Today is International Woman’s Day Synchroblog. Here’s my two cents worth about the insidious nature of a biblical perspective called complementarianism. And, I’ve done the legwork for you and collected some quotes and rants from some other women syncro bloggers today.
This is why complementarianism sucks:
Complementarianism is a term to describe a theological view held by some Christians that differing, non-overlapping roles between men and women , manifested in marriage, church and leadership , and elsewhere, is biblically required.
The term Complementarian was coined in recent years and largely replaces today what previously was known as the Traditionalist or Hierarchical view of gender relationships. (Wikipedia)
I like this definition from blogger, Mad Reverend:
Complementarianism is a complicated series of intellectual gymnastics justifying the assignment of authority to men on the grounds that authority is but one among many roles played by human beings
Grace tells why it matters what the beliefs and practices of Christian communities are:
It matters that we not limit the complete work of redemption. The elimination of division of every kind is a part of God’s reconciliation and restoration.
It matters that we understand the nature of mutual love and all of the mutuality that entails. Hierarchy will never allow us to realize the fullness of mutual submission, mutual sacrifice, mutual giving, and mutual honor.
It matters that we give place for the full expression of every person’s unique gifts within the body of Christ. Power structures limit the potential of so many people, but particularly women.
Makeesha, that fireball of a voice in the blogosphere who refuses to soften her stance against complementarianism recently sounded off:
We as Christians should be the loudest voice for justice and mercy, we should be the loudest voice in ensuring that women around the world give their voices wings, we cannot do this when our churches are run by elder boards that are 100% male, when the person “up front” is always male and when 99% of what goes on in the church is ultimate determined by those “lucky” enough to be born with reproductive organs on the outside. In the best case scenario, those men will at least pay attention to the women in their congregations, the Sunday School teachers, the wives of the leaders, the singers, etc. But more often than not, churches are crippled by losing the input, leadership and gifts of half of their population.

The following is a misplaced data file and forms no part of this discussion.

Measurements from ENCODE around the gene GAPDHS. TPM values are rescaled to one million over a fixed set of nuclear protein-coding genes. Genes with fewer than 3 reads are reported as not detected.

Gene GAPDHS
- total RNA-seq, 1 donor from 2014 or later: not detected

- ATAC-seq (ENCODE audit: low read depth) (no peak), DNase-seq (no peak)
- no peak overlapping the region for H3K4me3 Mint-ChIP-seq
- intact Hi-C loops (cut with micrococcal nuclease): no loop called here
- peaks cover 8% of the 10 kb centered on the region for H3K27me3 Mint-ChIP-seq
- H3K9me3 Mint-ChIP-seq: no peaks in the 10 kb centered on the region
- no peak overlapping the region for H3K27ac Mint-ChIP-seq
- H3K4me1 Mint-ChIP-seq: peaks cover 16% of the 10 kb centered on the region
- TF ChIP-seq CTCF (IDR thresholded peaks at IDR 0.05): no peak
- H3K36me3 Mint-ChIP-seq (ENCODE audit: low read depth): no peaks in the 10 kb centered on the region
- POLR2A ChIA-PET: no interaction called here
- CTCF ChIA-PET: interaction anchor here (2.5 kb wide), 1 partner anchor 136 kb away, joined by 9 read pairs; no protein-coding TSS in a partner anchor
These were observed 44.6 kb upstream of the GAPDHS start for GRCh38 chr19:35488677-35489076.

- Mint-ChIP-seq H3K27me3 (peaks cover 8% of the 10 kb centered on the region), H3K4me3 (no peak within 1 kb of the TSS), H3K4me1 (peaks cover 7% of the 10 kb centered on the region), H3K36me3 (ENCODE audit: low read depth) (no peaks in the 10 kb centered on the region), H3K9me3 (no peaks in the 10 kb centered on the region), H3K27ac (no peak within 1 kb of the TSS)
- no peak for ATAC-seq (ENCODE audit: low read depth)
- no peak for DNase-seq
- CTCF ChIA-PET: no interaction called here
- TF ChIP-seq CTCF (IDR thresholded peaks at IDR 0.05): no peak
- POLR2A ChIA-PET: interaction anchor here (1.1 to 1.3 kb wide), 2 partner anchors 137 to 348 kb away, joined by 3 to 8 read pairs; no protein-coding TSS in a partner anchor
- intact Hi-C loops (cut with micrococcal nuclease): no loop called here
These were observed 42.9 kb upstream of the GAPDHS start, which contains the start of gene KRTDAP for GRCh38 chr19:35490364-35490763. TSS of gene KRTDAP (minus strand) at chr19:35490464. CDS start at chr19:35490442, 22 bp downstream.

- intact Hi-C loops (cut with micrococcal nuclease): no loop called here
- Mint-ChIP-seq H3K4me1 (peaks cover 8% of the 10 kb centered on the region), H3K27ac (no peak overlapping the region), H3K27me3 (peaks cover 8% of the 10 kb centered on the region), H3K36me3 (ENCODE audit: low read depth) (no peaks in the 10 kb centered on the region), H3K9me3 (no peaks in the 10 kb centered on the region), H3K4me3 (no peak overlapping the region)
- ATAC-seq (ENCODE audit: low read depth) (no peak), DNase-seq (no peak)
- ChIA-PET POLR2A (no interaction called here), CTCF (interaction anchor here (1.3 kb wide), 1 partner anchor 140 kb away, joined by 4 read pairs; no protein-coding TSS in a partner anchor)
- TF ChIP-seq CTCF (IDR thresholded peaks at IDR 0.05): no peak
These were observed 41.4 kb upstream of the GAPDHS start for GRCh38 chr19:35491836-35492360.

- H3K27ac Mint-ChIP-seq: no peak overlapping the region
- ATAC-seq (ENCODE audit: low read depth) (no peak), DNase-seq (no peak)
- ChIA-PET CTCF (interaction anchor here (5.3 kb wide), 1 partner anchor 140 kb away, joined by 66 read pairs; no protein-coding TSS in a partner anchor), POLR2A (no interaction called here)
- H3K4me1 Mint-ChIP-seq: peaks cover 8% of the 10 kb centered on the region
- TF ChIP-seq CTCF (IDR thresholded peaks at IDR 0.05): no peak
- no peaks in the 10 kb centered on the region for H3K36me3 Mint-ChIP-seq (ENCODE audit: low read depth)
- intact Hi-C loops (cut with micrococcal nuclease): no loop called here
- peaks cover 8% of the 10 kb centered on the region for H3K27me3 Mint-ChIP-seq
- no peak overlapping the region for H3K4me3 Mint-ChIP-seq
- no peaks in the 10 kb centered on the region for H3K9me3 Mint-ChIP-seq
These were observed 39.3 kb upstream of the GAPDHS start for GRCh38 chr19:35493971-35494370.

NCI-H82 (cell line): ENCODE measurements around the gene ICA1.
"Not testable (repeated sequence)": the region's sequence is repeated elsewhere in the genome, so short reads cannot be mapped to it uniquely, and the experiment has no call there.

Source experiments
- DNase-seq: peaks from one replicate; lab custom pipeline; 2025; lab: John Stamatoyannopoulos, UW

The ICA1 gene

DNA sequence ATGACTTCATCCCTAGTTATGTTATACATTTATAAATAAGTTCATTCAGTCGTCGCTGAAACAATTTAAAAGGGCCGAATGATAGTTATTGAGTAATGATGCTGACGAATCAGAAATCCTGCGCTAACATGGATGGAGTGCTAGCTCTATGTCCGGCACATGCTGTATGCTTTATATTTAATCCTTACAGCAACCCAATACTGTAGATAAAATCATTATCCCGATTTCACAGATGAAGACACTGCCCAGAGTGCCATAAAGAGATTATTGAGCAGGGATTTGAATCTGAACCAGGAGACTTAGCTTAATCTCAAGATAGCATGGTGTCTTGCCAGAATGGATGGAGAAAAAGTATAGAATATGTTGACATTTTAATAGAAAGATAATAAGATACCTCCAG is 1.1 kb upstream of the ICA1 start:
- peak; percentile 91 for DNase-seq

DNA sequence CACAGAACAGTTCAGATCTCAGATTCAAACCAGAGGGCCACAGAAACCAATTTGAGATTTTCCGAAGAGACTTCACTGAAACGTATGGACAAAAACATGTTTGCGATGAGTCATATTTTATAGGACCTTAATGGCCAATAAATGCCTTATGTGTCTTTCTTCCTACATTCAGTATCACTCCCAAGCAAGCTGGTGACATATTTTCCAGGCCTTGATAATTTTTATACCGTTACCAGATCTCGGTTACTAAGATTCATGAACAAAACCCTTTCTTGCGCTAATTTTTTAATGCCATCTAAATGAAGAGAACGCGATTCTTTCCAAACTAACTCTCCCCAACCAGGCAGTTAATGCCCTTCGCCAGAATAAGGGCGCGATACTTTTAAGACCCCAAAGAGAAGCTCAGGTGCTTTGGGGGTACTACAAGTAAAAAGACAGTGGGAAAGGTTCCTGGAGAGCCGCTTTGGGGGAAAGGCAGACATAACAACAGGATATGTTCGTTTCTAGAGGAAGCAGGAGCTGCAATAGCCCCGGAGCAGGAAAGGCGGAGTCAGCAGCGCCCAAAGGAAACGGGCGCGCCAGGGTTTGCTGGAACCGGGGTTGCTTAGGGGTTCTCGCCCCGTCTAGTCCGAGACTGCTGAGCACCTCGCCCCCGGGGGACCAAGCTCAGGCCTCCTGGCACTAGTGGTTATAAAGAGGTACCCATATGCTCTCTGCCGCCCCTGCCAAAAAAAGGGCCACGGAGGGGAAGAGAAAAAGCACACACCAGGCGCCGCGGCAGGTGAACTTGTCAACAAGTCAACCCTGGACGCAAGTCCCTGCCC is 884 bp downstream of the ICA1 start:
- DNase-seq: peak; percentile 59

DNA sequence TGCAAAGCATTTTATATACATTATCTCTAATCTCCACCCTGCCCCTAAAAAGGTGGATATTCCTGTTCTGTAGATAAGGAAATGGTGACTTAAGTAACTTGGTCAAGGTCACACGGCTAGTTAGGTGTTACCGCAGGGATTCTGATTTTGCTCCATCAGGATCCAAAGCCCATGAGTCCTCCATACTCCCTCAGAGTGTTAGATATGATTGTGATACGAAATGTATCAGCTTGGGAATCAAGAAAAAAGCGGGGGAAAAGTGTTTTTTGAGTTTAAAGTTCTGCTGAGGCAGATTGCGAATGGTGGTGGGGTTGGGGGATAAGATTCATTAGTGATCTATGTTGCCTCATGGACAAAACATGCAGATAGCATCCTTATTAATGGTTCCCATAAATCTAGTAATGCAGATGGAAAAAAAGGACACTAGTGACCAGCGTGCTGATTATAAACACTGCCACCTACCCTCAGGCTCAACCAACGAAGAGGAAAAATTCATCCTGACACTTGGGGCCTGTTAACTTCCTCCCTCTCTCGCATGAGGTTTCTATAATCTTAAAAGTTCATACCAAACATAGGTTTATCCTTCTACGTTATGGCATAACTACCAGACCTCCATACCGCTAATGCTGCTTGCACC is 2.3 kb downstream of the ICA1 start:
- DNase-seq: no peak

Julie Clawson blogs why she cannot be a member of a complementarian church:
If a church sees women as inferior and denies them their voice, I honestly could not join as a member of that community. I could not worship week after week alongside those that denied my full humanity.
My new friend and blogger, Kathy Escobar smoked up the keyboard with this challenging confrontation for those who favor complementarianism:
Charles degaulle said “silence is the ultimate weapon of power.” i believe that men and women have been silent on this issue for far too long. allowing ourselves to give time, money, heart to a system that does not value a woman’s voice means we are unknowingly supporting oppression. i believe it is time for men to begin to say “hey, this isn’t right. i am not going to stand by and let my sisters/daughters/spouses/friends be silenced.” i believe it is time for people to start asking good questions about the lack of women’s voices in their communities beyond the typical support roles. i think it is important that we learn to vote with our feet. i am so distressed by the number of people willing to stay in systems that continually perpetuate boy-power because it looks and sounds cool, and they don’t realize the subtle theological message that is being sent.
So this is why complementarianism sucks. It’s a fancy word that hides an ugly reality. Much like the rhetoric of the 19th century that used terms like “polygenesis” to defend human slavery. For real. Google it.
I know a woman who told her leadership when she was a teenager that she wanted to be a youth pastor. She was told, “You cannot. You’re a girl.”
I know a woman whose published bible study was pulled off of shelves when it was discovered that she was a (gasp!) pastor. For real. I’m not making this up.
I know about a woman who served faithfully in cross-cultural missions in a foreign land as the leader in charge until her missions board could finally find man willing to go over and lead. When asked if she thought this was unfair, her reply, “No. It doesn’t matter.”
I once listened to a woman explain to a room full of churched women why women ought not to pray publicly when men are present and should do all the praying instead.
I listened to a youth pastor explain at a parent’s meeting to a distressed mother that no, she did not need to worry about him allowing women to usurp the authority of men in the youth ministry by allowing women staff, or female students, teach bible studies.
I know of a woman who was willing to go overseas and serve God in Asia but was told she could not because she was a young single woman. I know of another woman whose church nearly did not send her out because she was an older unmarried woman.
A churched woman once gave me a copy of a book that she said would help me in my marriage. The title: Wives Submit to Your Husbands.
The same woman from time to time refers to her husband as “sir.” I’m not making this up!
This is why I say,